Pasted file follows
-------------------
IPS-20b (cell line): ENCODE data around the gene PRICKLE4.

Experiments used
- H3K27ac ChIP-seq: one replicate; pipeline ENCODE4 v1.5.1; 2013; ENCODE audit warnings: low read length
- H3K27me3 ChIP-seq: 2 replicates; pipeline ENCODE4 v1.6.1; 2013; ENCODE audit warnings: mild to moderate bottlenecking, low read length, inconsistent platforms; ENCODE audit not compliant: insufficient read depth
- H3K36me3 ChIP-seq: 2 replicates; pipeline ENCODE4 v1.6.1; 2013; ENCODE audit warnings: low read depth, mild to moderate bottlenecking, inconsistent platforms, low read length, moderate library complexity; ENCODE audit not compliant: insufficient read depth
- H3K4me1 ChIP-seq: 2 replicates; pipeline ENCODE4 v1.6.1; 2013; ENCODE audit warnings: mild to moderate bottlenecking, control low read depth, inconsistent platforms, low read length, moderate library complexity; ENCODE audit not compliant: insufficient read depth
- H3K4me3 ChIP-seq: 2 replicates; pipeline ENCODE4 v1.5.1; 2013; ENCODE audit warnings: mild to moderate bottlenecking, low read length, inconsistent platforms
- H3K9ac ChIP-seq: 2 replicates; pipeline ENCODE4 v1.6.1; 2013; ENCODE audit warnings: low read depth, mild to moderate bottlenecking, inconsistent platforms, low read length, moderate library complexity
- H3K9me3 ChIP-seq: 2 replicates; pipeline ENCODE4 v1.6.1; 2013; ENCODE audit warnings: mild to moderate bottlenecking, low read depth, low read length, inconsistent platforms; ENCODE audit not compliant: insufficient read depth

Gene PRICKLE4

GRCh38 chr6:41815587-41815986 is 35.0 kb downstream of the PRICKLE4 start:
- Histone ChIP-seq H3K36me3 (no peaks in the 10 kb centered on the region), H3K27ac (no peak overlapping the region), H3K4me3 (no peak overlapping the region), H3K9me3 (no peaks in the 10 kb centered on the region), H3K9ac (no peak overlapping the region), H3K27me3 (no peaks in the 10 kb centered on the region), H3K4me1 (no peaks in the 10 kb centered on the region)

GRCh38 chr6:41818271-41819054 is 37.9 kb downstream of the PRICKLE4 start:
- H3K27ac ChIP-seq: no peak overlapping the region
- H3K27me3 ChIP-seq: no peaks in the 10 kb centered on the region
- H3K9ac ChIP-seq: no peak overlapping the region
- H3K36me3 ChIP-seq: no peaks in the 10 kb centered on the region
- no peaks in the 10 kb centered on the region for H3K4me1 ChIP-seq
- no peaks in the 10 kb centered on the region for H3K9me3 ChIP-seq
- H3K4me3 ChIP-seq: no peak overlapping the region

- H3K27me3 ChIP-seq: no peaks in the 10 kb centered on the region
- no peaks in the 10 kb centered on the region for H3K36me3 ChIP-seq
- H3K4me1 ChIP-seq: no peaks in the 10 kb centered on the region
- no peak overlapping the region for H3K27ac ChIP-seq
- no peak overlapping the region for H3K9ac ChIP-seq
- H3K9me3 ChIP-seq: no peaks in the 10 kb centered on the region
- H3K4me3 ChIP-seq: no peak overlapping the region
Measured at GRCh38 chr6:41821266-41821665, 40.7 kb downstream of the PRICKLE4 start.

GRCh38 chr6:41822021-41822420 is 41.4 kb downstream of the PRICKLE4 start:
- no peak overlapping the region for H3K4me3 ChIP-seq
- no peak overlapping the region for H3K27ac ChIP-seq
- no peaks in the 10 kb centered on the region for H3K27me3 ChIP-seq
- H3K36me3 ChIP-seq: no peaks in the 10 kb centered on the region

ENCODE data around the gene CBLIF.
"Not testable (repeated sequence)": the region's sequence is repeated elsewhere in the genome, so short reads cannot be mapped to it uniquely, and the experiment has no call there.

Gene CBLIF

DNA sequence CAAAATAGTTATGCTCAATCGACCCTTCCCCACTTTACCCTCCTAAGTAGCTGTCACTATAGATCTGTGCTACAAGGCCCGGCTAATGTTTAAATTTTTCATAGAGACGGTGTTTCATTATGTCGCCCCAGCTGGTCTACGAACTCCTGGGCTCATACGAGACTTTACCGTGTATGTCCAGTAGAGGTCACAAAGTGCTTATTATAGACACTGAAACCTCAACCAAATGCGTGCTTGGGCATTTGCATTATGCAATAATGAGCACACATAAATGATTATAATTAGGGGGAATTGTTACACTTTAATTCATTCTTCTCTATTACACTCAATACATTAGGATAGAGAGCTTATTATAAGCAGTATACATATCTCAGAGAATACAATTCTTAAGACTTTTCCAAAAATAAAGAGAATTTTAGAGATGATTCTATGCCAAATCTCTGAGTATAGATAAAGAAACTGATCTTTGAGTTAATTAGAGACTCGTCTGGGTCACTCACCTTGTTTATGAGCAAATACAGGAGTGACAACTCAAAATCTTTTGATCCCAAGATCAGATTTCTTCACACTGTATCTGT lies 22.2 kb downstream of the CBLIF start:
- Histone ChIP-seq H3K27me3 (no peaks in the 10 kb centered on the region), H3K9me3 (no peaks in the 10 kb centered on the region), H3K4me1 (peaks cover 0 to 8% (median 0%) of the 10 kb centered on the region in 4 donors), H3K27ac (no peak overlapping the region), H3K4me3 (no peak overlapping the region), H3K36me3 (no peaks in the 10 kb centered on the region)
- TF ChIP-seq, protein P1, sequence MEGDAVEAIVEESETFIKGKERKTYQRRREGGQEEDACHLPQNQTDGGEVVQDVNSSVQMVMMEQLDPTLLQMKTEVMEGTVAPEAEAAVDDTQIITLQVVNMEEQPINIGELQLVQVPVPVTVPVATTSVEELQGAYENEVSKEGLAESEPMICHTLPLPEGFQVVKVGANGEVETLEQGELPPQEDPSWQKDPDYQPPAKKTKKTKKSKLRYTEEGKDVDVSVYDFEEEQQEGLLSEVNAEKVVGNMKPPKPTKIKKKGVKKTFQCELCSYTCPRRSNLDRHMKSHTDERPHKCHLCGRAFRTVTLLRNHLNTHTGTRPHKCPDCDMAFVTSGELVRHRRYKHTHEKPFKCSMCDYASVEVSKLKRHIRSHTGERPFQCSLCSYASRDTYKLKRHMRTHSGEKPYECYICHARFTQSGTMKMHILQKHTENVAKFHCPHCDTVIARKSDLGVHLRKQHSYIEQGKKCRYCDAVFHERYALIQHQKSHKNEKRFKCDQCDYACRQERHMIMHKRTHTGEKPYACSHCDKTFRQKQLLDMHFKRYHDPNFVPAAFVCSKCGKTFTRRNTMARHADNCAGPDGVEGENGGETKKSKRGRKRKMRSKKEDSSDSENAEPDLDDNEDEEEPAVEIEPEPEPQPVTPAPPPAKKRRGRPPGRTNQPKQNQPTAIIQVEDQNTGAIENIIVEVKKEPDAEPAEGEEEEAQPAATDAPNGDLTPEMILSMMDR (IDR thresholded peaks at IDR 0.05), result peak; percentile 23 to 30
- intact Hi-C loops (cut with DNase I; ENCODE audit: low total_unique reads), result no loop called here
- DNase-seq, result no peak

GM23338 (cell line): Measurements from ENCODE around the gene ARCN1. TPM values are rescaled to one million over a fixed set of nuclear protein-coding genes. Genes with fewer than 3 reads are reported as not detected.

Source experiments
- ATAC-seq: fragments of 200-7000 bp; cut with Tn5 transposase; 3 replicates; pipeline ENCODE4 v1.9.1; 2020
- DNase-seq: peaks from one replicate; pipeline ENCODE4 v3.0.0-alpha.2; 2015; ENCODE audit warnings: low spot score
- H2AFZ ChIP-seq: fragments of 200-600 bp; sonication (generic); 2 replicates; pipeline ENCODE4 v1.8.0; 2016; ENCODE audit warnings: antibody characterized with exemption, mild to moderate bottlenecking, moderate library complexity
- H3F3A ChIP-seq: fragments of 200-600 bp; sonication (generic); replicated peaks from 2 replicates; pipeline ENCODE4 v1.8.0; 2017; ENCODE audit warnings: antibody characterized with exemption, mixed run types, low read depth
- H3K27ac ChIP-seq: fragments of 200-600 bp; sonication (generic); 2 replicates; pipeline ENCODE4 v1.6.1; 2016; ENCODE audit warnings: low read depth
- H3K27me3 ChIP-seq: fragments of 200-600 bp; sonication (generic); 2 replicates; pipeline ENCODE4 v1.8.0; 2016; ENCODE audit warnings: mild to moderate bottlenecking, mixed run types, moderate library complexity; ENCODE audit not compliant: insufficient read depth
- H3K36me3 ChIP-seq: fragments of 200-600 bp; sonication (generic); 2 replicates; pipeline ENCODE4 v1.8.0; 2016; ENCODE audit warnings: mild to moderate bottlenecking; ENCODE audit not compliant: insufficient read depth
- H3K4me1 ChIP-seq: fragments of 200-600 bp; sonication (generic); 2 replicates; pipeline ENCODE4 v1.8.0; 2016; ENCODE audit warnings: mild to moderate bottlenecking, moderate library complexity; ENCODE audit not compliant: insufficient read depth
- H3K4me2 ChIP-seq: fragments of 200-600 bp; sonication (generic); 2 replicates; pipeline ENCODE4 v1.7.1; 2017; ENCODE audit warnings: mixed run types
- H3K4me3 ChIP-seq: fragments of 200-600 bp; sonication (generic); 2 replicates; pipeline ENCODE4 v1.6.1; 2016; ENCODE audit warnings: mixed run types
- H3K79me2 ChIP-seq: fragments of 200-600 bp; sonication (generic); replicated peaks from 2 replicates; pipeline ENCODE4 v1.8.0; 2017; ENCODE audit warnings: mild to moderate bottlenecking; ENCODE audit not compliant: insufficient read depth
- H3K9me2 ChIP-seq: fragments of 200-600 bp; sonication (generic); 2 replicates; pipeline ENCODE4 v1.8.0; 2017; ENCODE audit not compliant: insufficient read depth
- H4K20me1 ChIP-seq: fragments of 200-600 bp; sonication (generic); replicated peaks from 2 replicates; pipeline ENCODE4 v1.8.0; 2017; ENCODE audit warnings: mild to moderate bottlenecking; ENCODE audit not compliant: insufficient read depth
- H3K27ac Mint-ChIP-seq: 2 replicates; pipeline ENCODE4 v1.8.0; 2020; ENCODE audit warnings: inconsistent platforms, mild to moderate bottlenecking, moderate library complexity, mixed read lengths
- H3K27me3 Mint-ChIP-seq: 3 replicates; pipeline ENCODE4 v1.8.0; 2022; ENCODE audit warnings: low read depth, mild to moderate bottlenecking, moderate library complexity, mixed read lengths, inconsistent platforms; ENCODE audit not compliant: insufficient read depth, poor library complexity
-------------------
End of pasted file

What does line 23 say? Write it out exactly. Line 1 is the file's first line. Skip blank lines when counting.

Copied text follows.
- H3K4me1 ChIP-seq: no peaks in the 10 kb centered on the region